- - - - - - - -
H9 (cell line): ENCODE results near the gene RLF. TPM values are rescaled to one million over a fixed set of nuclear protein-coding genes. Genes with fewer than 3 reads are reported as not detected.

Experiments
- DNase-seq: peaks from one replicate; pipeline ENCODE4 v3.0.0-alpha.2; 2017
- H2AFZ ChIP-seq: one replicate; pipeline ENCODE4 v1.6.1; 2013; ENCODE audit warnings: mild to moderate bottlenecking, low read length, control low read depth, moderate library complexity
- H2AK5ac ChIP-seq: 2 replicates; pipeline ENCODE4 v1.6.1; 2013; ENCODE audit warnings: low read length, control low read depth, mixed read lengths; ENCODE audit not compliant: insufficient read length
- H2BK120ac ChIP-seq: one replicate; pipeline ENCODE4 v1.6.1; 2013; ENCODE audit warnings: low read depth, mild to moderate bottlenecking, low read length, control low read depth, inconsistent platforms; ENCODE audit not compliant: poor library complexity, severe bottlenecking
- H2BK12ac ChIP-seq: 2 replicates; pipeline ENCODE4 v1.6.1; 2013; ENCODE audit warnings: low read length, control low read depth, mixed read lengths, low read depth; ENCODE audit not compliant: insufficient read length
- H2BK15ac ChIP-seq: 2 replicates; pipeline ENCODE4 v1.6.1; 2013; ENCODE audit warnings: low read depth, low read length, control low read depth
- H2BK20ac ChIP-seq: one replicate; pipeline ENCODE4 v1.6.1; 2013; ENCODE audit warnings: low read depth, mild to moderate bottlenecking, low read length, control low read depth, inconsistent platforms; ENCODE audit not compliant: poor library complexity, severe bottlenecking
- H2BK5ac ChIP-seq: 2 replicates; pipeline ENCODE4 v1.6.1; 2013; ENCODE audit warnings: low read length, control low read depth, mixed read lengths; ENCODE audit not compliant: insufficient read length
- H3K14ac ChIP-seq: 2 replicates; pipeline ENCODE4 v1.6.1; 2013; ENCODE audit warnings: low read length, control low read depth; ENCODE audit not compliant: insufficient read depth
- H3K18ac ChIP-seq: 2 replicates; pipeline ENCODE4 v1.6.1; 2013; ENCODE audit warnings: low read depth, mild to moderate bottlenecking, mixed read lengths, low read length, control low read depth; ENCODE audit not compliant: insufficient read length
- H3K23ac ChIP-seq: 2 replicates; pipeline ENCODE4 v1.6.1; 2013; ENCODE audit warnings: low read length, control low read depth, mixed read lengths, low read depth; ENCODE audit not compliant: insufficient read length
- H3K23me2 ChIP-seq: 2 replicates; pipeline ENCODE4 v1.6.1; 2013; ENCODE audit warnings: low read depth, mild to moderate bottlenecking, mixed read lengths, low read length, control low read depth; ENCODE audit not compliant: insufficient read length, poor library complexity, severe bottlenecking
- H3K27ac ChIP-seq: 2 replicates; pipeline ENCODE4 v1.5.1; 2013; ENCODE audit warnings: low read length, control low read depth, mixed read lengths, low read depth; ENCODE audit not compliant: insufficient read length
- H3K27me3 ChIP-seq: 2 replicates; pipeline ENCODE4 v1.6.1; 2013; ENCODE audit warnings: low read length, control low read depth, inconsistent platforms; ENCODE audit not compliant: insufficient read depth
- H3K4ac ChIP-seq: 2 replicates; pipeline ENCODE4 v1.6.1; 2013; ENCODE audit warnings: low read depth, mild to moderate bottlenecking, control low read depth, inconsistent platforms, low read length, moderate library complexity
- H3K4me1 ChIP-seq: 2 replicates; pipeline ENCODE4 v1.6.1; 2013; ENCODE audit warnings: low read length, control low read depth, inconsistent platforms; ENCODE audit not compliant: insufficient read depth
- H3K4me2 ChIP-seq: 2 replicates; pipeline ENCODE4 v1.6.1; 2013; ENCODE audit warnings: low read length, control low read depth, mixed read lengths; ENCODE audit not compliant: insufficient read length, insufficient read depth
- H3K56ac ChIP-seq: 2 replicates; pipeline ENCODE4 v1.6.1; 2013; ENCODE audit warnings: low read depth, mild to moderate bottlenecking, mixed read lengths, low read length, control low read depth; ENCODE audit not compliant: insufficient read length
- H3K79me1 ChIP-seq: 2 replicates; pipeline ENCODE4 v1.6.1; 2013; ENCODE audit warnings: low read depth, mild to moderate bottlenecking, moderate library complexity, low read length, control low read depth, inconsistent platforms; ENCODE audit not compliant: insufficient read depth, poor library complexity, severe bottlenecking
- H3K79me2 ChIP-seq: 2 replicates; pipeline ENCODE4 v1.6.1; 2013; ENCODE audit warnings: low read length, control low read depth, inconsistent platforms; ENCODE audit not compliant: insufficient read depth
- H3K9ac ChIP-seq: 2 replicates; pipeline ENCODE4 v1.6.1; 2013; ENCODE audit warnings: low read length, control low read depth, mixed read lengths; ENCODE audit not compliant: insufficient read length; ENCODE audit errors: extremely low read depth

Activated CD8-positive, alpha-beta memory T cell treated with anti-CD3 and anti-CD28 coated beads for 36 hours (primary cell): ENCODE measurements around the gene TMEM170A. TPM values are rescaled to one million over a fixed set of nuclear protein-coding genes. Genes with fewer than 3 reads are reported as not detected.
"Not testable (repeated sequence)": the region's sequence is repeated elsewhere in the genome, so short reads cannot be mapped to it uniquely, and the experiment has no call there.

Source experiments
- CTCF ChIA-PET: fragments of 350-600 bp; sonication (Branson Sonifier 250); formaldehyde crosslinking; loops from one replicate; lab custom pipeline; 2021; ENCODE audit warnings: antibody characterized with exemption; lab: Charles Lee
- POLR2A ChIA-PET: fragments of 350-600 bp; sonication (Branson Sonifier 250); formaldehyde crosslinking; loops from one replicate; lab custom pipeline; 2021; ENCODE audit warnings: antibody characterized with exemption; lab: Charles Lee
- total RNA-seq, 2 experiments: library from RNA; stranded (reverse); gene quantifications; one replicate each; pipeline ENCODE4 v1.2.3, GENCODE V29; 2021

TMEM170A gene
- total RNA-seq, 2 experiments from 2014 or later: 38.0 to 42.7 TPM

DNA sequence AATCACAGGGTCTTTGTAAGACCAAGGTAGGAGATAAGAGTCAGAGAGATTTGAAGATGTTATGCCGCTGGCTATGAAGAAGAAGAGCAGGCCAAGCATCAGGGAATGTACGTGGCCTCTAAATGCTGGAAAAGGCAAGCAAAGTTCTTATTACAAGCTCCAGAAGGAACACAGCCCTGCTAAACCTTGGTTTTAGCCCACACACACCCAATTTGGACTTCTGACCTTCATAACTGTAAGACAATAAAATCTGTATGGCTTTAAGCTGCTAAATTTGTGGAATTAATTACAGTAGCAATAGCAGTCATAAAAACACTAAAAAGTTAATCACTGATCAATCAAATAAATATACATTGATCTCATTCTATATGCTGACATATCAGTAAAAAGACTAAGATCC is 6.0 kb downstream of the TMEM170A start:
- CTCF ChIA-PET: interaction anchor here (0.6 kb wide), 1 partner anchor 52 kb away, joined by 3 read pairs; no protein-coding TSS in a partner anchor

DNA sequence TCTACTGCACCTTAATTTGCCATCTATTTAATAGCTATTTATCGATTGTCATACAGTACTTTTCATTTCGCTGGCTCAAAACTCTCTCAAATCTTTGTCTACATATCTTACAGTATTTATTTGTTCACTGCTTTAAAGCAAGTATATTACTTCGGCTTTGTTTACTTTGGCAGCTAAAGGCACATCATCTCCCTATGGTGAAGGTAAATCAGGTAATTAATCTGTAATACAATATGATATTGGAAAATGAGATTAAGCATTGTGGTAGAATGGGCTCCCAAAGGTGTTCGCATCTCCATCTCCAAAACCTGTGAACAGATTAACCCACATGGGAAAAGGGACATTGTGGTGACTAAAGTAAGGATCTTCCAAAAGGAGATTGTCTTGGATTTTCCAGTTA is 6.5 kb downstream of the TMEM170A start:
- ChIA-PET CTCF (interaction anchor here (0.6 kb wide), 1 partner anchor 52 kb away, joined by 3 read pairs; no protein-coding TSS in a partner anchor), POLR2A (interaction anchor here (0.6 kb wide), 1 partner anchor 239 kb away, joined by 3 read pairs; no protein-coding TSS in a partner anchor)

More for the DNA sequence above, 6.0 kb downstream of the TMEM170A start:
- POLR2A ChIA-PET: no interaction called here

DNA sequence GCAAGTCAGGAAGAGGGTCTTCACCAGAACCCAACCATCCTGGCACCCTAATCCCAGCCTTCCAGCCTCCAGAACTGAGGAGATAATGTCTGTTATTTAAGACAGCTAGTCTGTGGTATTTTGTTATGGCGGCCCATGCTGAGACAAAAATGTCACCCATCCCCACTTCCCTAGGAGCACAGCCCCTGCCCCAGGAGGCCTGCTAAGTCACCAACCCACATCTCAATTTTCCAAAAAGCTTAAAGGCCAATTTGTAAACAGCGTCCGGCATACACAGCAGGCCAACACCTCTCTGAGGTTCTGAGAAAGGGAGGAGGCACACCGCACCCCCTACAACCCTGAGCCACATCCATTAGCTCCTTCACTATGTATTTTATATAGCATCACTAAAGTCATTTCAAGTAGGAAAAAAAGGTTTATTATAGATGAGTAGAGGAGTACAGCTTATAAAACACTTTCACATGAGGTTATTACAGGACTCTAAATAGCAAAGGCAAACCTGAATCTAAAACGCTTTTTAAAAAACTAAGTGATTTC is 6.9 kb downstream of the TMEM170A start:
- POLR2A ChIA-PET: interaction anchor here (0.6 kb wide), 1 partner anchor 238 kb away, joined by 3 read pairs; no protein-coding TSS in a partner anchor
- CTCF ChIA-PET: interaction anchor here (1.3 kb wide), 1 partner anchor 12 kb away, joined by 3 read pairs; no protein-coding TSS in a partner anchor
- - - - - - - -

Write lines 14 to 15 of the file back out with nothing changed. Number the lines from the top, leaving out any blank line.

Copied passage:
- H3K23me2 ChIP-seq: 2 replicates; pipeline ENCODE4 v1.6.1; 2013; ENCODE audit warnings: low read depth, mild to moderate bottlenecking, mixed read lengths, low read length, control low read depth; ENCODE audit not compliant: insufficient read length, poor library complexity, severe bottlenecking
- H3K27ac ChIP-seq: 2 replicates; pipeline ENCODE4 v1.5.1; 2013; ENCODE audit warnings: low read length, control low read depth, mixed read lengths, low read depth; ENCODE audit not compliant: insufficient read length